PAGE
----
This disease occurs very rarely in the lower animals, and most probably when it does happen it is connected with other diseases which have been described, i.e. pericarditis and endocarditis, in both of which the inflammation may extend to the muscular structure.

Continental writers refer to myocarditis as an infectious disease associated with aphthous fever, septicaemia, tuberculosis, and contagious pneumonia of the horse.

The alterations which are occasioned in the muscular structure will depend upon the activity of the inflammatory condition. Among them may be mentioned softening, and different degrees of degeneration, which weaken and impair the functions of the organ.

In its chronic form the disease tends to the development of hypertrophy or enlargement, hardening of the muscular structure, and different forms of fatty and fibroid degeneration, and in some instances small abscesses are formed in the muscular walls.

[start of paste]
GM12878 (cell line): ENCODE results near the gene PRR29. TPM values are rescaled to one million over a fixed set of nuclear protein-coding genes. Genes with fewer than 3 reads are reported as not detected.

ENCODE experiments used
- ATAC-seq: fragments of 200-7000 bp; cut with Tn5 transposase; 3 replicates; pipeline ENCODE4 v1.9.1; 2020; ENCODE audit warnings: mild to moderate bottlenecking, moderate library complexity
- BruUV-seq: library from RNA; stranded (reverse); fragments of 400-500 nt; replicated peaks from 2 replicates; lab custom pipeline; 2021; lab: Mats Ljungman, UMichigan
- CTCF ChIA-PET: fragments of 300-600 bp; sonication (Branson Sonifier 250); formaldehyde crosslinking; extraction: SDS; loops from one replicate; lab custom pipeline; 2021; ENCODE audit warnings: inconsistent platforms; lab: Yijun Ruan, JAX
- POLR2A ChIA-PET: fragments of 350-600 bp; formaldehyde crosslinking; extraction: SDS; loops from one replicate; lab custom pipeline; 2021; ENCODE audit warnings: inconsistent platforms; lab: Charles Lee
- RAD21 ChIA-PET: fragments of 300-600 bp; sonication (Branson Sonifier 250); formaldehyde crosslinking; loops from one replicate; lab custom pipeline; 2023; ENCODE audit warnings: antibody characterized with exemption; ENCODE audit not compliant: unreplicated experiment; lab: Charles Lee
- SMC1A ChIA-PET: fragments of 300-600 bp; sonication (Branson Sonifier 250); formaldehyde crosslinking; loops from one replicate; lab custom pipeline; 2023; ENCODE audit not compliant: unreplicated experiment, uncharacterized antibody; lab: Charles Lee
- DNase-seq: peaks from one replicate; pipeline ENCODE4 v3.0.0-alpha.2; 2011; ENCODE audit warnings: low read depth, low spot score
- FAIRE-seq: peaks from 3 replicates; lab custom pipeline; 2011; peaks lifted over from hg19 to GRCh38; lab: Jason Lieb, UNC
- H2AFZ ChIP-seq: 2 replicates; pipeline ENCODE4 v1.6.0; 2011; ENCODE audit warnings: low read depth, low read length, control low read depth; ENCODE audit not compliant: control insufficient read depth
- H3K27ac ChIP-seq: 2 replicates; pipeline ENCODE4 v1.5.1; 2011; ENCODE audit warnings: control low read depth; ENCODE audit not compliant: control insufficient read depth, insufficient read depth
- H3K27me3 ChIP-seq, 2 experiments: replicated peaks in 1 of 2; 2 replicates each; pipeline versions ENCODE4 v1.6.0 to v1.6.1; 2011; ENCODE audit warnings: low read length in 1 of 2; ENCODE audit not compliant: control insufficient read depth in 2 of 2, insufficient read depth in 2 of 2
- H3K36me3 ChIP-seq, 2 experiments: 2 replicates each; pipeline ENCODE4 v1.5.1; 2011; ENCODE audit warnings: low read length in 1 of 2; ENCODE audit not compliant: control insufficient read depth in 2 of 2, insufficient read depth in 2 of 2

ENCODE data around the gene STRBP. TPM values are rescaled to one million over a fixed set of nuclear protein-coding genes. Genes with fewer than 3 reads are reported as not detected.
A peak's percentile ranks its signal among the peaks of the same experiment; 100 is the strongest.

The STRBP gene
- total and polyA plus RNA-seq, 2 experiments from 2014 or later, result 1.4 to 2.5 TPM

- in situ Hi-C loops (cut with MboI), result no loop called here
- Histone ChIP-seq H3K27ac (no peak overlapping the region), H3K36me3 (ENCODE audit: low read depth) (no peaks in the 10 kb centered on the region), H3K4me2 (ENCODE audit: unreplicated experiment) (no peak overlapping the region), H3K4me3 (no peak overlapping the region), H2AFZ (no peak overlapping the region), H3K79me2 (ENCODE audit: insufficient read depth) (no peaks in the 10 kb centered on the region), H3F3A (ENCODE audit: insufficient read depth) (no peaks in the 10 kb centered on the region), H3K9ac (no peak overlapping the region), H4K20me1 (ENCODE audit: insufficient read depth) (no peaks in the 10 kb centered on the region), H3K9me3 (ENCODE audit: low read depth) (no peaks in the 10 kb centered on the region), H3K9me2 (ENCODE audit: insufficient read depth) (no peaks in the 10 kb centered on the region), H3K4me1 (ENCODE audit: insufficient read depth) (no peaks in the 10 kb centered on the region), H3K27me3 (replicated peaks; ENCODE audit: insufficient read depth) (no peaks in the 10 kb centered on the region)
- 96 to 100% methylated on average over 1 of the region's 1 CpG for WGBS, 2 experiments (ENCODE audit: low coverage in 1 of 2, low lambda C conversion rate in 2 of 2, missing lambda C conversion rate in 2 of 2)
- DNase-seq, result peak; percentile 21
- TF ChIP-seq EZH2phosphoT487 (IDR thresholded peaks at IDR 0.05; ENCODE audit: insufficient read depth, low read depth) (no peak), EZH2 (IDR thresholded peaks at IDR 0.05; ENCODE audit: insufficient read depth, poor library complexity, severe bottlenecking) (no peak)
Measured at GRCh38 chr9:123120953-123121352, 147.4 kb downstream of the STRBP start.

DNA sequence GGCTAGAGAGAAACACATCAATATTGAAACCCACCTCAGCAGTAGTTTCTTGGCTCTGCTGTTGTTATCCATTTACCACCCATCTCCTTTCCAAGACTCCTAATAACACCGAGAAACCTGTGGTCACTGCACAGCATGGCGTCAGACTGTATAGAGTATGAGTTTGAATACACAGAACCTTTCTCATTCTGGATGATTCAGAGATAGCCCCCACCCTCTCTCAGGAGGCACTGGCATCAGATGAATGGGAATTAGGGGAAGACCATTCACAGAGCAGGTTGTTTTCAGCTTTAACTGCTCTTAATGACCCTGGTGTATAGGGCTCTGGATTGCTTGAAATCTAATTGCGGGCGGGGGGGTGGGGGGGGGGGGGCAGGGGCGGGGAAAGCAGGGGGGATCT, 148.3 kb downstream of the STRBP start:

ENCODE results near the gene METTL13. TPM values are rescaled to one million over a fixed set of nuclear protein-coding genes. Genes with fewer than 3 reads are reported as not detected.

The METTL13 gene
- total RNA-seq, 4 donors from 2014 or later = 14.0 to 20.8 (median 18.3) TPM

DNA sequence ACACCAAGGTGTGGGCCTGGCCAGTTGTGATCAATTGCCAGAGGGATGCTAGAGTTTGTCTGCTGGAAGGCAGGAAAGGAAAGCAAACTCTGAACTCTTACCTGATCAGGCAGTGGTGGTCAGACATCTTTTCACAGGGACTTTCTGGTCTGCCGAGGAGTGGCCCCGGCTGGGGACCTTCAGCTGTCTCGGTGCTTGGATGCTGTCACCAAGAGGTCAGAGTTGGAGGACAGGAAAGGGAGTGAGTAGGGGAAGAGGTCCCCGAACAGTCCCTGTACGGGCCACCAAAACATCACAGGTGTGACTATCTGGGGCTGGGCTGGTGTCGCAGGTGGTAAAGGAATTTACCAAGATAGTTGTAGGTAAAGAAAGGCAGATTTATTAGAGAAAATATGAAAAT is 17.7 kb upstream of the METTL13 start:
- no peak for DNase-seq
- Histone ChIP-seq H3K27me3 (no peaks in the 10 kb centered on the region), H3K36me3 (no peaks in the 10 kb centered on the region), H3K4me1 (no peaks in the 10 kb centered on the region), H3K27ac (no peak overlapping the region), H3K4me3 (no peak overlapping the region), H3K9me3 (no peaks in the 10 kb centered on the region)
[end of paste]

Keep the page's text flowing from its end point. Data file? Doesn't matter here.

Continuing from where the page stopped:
Symptoms of myocarditis are not of a sufficiently definite character to lead to a correct diagnosis. In the majority of cases the pulse is weak, sometimes hardly detectable, generally increased in frequency, and the respiration is rapid and carried on with difficulty. Sometimes, when caused to turn, the animal grunts, and deep pressure over the region of the heart causes pain. There is also weakness, incapacity for work, a fastidious appetite, and occasional attacks of vertigo, especially in the advanced forms of the disease. There is an absence of the morbid sounds which are observed in cases of pericarditis and endocarditis, and in valvular disease.